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Mopar 340 Six Pack

Updated on February 25, 2014

Mopar 340 Small Block Six Pack

The Mopar 340 Six Pack is one of the best factory performance engines ever made. The Six Pack intake system was introduced in 1969 on the 440. The 440 Six Pack was very popular and had performance rivaling the Street Hemi. It was offered in many Dodge and Plymouth models and remained in production through the 1972 model year. In 1970, Mopar adapted the Six Pack intake to the 340 small block. Unlike the 440, the 340 Six Pack was only made for 1 model year - 1970 - and was only available in 2 models - the AAR Cuda and the Challenger T/A. That's a shame, because it is one of the best production Small Block intake systems ever produced by any auto manufacturer.

What makes the Mopar 340 Six Pack So Good?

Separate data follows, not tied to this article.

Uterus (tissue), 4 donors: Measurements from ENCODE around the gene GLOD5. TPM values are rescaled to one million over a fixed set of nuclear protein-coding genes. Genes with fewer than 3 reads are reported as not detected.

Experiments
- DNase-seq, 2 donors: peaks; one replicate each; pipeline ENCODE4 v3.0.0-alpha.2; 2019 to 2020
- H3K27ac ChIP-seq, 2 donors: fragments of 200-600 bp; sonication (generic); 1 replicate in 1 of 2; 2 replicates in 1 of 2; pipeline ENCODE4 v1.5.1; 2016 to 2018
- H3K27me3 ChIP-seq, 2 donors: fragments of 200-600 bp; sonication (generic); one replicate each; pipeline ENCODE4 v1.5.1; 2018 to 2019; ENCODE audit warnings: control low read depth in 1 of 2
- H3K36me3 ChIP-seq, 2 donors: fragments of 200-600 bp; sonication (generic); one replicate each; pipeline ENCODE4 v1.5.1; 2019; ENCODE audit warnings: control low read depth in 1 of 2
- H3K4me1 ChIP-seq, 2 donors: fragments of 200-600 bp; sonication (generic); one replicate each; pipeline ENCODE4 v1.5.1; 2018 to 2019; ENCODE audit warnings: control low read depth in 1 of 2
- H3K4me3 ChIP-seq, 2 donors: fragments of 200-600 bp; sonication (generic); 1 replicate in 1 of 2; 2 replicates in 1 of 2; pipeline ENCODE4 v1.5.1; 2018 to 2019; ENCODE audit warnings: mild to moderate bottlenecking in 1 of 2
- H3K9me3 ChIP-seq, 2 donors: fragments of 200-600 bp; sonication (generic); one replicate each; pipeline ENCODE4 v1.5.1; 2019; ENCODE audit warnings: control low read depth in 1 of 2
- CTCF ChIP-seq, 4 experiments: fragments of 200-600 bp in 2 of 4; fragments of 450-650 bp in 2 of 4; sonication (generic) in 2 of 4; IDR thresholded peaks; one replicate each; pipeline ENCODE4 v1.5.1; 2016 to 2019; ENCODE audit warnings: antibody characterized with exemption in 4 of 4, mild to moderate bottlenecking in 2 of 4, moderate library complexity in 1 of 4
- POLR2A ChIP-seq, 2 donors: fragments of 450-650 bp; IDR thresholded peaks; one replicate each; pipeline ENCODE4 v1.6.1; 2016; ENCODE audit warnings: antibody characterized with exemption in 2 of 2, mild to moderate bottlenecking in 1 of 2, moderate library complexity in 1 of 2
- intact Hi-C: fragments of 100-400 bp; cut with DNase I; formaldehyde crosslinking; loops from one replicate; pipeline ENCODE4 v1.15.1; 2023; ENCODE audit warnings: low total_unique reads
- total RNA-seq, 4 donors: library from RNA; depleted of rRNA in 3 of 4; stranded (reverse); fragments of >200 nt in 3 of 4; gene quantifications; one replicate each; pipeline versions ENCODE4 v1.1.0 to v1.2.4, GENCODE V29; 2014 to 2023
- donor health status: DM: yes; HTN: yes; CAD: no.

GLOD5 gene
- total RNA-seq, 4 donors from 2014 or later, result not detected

Tri-Power, 3 dueces, Six Pack - they all refer to the idea of having three 2 barrel carburetors feeding the appetite of a hungry big block. They were popularized in the mid 1960s by Pontiac's GTO, but were also used on other GM engines as well as Ford. Mopar didn't get in the game until 1969, but the wait was worth it.

The earlier tri-power systems used by GM and Ford used a mechanical linkage to open the end carbs. This worked great on cars with manual transmissions, especially on the drag strip. On the street, though (especially with an automatic transmission), stabbing the gas pedal too quickly could result in a colossal bog as the end carbs tried to dump in too much air and fuel before the engine was ready for it.

Chrysler used a different method to open the end carburetors. Instead of using a mechanical linkage, the Mopar Six Pack used engine vacuum. This ensures the end carbs will never open until the engine is ready for the extra air and fuel. Because of this change, the Mopar Six Pack worked extremely well on the street, giving outstanding performance even in cars equipped with automatic transmissions.

Can you really build a car that will give you great performance and decent fuel economy? With Mopar's 340 Six Pack, the answer is yes.